Onko tässä vuoden 2022 paras jazz-levy? Täytyy myöntää, että olen aika puolueellinen; muusikot ovat ystäviäni, mutta toisaalta Montréalin verevän jazz-skenen keskeisiä soittajia: täkäläisiä mäkysiä, herraloita ja eskoloita. Kate Wyatt, joka on vuosikymmenet vaikuttanut tärkeänä soittajana ja opettajana, sai viimein aikaiseksi julkaista ensimmäisen soololevynsä, apunaan suosikkimuusikkonsa. Soittajat harjoittelivat korona-ajan yhdessä ja tuloksena syntyi koko joukko projekteja, joiden joukossa tämä on suosikkini.
Sain kunnian kirjoittaa levyyn liner notet, jotka julkaisen nyt teosesittelyn sijaan. Joudutte siis lukemaan ameriikankieltä. Koettakaa jaksaa, mutta nauttikaa levystä!
The Magical Realism of Kate Wyatt
In Haruki Murakami’s novel 1Q84, the protagonists enter a parallel world with two moons in the night sky. A storyworld which at first glance had appeared to be mundane gains a magical sheen that lures the reader to delve in ever deeper. You can experience something like this on a Thursday night in Montréal in June 2022 when Kate Wyatt launches her debut album at the Dièse Onze jazz club. After a frustrating day at the office, you sit back with a sigh and order yourself a New England IPA. And gradually, that magical glow begins to build as you let yourself enter the music.
There’s a thing that Kate does with her shoulders when she gets down to it. Watch for that special moment during her solo; a wavelike motion washes over those shoulders from left to right and right to left as the groove intensifies and she begins to weave sweet, angular polyphonies between her two hands. Such amalgamation of intellect and passion is what sets jazz apart as an art form.
This is a debut album that sounds like everything but a debut album. Kate has been a mainstay of the Montréal jazz scene for decades; she arrived long ago and stayed. A witty, down-to-earth character armed with a huge smile, a contagious laugh, fast intellect and an impeccable musical taste, Kate is the sort of piano player that delivers the goods with loads of personality. Eschewing self-promotion in favor of rolling up her sleeves and just playing the music, Kate made us wait, arguably for much too long.
And what an album it is: A magisterial, meditative sequence of original compositions and a choice standard by Billy Strayhorn. The compositions lay deep melodic roots while harmonies soar in intellectual heights. “Antepenultimate” (“760 SAT word, baby”, as West Wing’s Josh Lyman said it) conjures up the image of a giant space construct of alien origin, which, like the mystical object Rama in an Arthur C. Clarke’s scifi novel, escapes the solar system before I get to unlock its secrets. The spirit of Thelonius Monk smiles behind the witty “Short Stories”. The tune plays with the juxtaposition of threes and fours. Its AABA structure is an uneven 13-bar sequence, a pair of three bars, followed by four bars and concluded with three. In their solos, trumpetist Lex French and Kate toy with quadruplets, juxtaposing groups of four notes against three in polyrhythm.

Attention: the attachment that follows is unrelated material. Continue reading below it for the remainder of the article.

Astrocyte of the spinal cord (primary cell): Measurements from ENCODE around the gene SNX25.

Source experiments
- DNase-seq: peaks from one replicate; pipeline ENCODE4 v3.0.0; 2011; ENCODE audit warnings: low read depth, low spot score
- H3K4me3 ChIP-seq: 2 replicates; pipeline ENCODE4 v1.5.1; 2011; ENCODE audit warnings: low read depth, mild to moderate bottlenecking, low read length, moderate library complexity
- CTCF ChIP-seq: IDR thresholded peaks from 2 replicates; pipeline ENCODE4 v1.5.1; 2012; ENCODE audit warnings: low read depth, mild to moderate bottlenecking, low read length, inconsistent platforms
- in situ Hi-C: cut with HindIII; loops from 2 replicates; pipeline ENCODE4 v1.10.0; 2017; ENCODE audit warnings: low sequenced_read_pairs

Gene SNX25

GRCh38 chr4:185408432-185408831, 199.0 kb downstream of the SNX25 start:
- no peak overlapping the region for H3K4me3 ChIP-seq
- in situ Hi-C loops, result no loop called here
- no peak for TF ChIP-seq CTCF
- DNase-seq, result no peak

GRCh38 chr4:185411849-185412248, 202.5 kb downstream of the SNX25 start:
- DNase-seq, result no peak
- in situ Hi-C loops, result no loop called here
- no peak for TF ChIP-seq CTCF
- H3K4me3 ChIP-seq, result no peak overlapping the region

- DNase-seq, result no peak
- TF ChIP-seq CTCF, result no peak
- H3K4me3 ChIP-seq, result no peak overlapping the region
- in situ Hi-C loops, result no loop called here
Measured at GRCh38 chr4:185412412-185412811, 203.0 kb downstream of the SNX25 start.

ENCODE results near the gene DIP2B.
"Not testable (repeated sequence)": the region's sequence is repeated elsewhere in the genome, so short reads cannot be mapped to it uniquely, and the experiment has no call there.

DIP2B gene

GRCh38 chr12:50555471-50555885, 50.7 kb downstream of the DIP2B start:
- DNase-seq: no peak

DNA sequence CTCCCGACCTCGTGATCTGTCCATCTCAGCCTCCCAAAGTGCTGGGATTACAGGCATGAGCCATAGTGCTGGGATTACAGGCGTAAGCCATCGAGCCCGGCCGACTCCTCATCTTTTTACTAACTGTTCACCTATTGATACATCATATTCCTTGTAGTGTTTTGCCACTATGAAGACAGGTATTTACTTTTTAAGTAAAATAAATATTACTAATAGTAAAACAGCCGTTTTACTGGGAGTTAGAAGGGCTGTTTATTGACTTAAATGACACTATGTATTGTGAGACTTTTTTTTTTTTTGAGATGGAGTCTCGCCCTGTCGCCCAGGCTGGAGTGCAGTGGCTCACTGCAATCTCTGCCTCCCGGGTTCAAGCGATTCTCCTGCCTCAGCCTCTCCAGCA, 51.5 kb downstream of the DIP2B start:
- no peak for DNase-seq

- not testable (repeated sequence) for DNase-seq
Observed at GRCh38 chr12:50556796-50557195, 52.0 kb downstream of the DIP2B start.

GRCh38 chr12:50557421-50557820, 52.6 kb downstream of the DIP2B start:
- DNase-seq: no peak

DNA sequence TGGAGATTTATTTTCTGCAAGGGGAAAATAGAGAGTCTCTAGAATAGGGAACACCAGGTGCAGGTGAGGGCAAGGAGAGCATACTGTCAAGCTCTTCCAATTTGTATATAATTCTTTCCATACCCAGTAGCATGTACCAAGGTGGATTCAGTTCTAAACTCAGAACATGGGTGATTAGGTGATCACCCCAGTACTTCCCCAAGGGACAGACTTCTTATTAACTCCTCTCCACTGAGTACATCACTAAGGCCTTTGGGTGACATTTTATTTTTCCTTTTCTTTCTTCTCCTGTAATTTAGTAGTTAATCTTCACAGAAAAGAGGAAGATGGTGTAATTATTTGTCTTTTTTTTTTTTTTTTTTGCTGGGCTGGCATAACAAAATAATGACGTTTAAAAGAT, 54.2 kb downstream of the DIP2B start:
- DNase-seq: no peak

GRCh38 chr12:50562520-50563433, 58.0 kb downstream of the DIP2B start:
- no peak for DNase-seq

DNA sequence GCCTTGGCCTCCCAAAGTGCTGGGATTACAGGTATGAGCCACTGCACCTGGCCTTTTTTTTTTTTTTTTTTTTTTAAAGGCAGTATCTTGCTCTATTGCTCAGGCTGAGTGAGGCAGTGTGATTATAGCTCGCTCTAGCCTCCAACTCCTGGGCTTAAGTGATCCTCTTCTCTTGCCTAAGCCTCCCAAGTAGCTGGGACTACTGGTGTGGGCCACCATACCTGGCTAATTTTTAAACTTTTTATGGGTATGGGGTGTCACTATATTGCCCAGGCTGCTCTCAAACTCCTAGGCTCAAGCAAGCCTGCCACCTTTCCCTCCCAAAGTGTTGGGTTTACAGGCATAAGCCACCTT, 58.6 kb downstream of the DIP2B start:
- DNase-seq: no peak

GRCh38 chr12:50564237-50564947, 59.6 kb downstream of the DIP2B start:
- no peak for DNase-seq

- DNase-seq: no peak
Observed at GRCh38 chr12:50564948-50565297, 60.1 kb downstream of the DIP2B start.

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The musicians on the album are all leaders and there is deep sympathy between the players. Just listen to the way they comp. At the very beginning of the album, drummer Jim Doxas immediately picks up the staccato notes that open Lex French solo’s in the melancholy ballad “Artifact”, and caresses them in the snare drum. Jim is a telepathic presence throughout the album. A sensitive soul with an enormous heart, Jim stays in that constant dialogue with soloists which allows a great drummer to elevate and inspire a colleague.
Like the violin, trumpet is an instrument that endows a master player with an emotional range, comparable to that in the human voice. New Zealand -born Lex French is a cool cat – he is known for wearing a leopard design blazer on stage. From the subtle flavors of individual tones, all the way to the architectural structure of his solos, Lex is in complete command from individual word choices to his entire narrative. When the trumpet enters, I feel myself relax: Lex knows the way.
Adrian Vedady’s double bass anchors the music. Kate’s husband, her co-parent of teenagers, and a long-time musical collaborator plays in a deep, mellow tone that lays the bedrock for everyone to go exploring. Much of the beauty of “Underwater Chant” comes from the slow rocking of the bass. As a soloist, Adrian is a philosopher who explores melodies and arranges them into thoughtful passages that command attention. For instance, when Adrian solos on “Duet” (which like ‘Short Stories’, he co-wrote with Kate), I wish I had my note pad handy so that I could start transcribing.
In comping other soloists, Kate is constantly attentive, and her solos often begin as a commentary on Lex’s concluding ideas. And man, those solos… I hear a bit of Monk here and there, some classical technique in the polyphonies, maybe a touch of Stravinsky or Bartok in the harmonies. But the fact is that Kate sounds like Kate. Playful, contemplative, probing, intense, passionate; all contained in a deep pocket. Those who hear her tend to come back for more.
I congratulate you on the magical journey that you are about to undertake. Dim the lights, turn up the volume and let the music take you to a world with two or more moons in the sky. Oh, and Kate tells me 1Q84 is one of her favorite books. Figures.
Kirjoittaja: SAKU MANTERE
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